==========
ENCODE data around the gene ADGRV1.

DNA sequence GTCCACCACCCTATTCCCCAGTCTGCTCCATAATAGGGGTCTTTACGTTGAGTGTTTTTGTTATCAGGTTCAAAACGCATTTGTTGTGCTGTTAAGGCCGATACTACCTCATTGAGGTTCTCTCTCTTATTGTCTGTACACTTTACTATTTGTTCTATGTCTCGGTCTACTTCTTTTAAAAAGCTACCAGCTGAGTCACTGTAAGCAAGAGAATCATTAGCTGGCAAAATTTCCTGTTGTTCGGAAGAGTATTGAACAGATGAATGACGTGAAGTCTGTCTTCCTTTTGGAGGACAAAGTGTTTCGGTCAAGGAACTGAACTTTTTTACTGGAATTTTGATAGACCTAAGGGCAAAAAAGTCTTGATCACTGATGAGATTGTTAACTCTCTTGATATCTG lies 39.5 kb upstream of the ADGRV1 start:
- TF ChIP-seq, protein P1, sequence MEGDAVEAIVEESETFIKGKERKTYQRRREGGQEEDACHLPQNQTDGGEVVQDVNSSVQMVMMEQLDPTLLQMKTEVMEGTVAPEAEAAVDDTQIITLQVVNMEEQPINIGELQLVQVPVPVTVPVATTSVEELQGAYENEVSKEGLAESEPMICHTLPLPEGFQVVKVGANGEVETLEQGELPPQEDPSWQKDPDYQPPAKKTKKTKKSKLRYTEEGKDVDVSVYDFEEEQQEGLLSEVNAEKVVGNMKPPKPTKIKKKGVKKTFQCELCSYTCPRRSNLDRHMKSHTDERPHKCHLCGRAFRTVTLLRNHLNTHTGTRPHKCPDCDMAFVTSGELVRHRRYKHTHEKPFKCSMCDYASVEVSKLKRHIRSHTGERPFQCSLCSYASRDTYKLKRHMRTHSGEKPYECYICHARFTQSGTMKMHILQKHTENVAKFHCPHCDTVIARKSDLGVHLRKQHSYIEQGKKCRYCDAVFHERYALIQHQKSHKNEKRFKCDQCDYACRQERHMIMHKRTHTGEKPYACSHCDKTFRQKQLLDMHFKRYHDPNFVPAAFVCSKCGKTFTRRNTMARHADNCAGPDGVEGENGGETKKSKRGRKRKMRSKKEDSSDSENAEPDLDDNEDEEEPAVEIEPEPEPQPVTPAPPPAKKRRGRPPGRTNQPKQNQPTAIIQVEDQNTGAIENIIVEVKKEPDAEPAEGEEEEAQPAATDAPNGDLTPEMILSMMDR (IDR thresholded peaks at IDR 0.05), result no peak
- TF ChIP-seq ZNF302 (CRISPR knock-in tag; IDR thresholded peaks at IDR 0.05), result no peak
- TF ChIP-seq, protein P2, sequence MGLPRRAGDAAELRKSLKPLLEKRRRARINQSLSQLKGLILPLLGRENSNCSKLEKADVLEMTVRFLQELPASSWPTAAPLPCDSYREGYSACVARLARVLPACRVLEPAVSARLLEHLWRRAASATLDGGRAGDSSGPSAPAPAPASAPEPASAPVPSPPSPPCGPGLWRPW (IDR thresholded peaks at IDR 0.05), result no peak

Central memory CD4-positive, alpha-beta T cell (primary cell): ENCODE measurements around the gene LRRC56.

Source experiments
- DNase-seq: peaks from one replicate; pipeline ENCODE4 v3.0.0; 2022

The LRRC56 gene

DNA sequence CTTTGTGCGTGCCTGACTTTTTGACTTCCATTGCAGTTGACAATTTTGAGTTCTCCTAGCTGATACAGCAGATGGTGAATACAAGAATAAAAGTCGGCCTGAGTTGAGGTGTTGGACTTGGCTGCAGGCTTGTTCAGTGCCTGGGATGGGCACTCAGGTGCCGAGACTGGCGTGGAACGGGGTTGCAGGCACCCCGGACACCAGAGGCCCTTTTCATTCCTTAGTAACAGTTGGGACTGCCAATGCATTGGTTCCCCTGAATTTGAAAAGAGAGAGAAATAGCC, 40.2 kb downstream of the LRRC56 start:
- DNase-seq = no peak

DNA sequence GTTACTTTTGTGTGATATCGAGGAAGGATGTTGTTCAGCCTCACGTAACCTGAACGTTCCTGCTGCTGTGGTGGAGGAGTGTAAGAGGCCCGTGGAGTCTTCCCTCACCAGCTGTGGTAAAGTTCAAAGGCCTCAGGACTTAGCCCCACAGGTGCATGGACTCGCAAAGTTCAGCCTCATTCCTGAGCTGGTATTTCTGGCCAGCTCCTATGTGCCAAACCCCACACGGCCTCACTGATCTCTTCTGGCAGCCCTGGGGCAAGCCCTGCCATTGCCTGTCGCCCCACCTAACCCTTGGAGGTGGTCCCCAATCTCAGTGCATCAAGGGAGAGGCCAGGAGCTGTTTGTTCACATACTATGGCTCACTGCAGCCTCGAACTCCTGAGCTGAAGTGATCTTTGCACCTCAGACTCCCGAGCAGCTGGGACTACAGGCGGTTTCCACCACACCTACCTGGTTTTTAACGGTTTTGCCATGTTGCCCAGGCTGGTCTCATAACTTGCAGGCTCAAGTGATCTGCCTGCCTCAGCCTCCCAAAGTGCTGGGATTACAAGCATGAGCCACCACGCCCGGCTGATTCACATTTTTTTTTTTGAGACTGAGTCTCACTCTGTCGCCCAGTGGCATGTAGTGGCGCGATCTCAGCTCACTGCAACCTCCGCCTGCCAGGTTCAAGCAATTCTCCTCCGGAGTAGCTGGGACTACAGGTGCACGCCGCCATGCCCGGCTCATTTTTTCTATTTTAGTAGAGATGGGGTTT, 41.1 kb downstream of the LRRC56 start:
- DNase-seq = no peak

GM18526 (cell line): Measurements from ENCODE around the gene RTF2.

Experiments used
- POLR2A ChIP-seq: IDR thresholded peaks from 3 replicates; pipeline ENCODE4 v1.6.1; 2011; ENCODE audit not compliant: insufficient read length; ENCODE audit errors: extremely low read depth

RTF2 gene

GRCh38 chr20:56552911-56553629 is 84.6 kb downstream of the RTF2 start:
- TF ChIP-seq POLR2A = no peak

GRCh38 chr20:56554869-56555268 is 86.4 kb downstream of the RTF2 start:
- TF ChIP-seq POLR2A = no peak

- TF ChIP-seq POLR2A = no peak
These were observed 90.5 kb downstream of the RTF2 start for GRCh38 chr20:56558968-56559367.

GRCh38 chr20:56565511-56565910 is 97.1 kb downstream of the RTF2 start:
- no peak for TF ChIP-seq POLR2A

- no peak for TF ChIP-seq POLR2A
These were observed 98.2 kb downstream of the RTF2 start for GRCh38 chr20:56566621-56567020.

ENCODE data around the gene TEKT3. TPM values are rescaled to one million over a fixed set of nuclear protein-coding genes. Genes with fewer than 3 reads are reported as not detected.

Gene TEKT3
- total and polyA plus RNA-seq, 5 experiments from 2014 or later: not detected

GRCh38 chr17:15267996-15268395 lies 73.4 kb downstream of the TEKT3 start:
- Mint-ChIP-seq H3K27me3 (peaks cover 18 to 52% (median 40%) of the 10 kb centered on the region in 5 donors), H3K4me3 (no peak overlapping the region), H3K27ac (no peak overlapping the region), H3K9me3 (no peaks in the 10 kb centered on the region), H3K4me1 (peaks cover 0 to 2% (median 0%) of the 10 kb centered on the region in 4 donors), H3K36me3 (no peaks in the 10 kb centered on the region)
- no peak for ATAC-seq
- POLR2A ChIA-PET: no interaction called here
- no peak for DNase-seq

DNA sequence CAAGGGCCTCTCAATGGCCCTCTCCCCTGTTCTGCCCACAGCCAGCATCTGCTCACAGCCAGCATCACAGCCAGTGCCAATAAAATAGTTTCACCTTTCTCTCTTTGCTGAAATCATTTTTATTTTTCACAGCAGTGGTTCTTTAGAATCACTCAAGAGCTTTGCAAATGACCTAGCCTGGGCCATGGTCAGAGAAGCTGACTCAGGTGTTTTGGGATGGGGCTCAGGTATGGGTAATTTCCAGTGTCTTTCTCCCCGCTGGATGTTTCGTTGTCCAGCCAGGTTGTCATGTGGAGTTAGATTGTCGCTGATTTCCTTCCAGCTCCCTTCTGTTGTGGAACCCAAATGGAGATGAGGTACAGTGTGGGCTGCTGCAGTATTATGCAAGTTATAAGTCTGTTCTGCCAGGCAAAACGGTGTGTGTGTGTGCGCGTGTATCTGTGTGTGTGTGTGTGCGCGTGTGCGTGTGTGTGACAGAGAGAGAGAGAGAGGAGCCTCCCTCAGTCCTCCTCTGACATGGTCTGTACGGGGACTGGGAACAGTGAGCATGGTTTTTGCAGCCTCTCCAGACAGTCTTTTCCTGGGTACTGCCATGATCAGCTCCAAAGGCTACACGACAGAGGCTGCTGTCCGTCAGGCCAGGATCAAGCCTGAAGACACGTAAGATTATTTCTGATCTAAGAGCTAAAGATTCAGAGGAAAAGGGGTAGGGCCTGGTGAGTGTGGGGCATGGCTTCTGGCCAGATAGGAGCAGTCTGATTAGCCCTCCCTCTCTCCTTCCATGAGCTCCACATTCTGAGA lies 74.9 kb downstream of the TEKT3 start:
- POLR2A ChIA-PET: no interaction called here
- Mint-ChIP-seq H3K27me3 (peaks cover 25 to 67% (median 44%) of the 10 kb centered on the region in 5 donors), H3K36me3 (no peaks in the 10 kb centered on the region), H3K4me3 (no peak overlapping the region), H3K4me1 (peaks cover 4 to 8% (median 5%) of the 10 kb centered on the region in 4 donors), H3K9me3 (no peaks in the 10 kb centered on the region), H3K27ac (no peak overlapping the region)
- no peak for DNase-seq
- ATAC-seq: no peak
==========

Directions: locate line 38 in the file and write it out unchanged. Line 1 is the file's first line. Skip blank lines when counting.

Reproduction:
- Mint-ChIP-seq H3K27me3 (peaks cover 25 to 67% (median 44%) of the 10 kb centered on the region in 5 donors), H3K36me3 (no peaks in the 10 kb centered on the region), H3K4me3 (no peak overlapping the region), H3K4me1 (peaks cover 4 to 8% (median 5%) of the 10 kb centered on the region in 4 donors), H3K9me3 (no peaks in the 10 kb centered on the region), H3K27ac (no peak overlapping the region)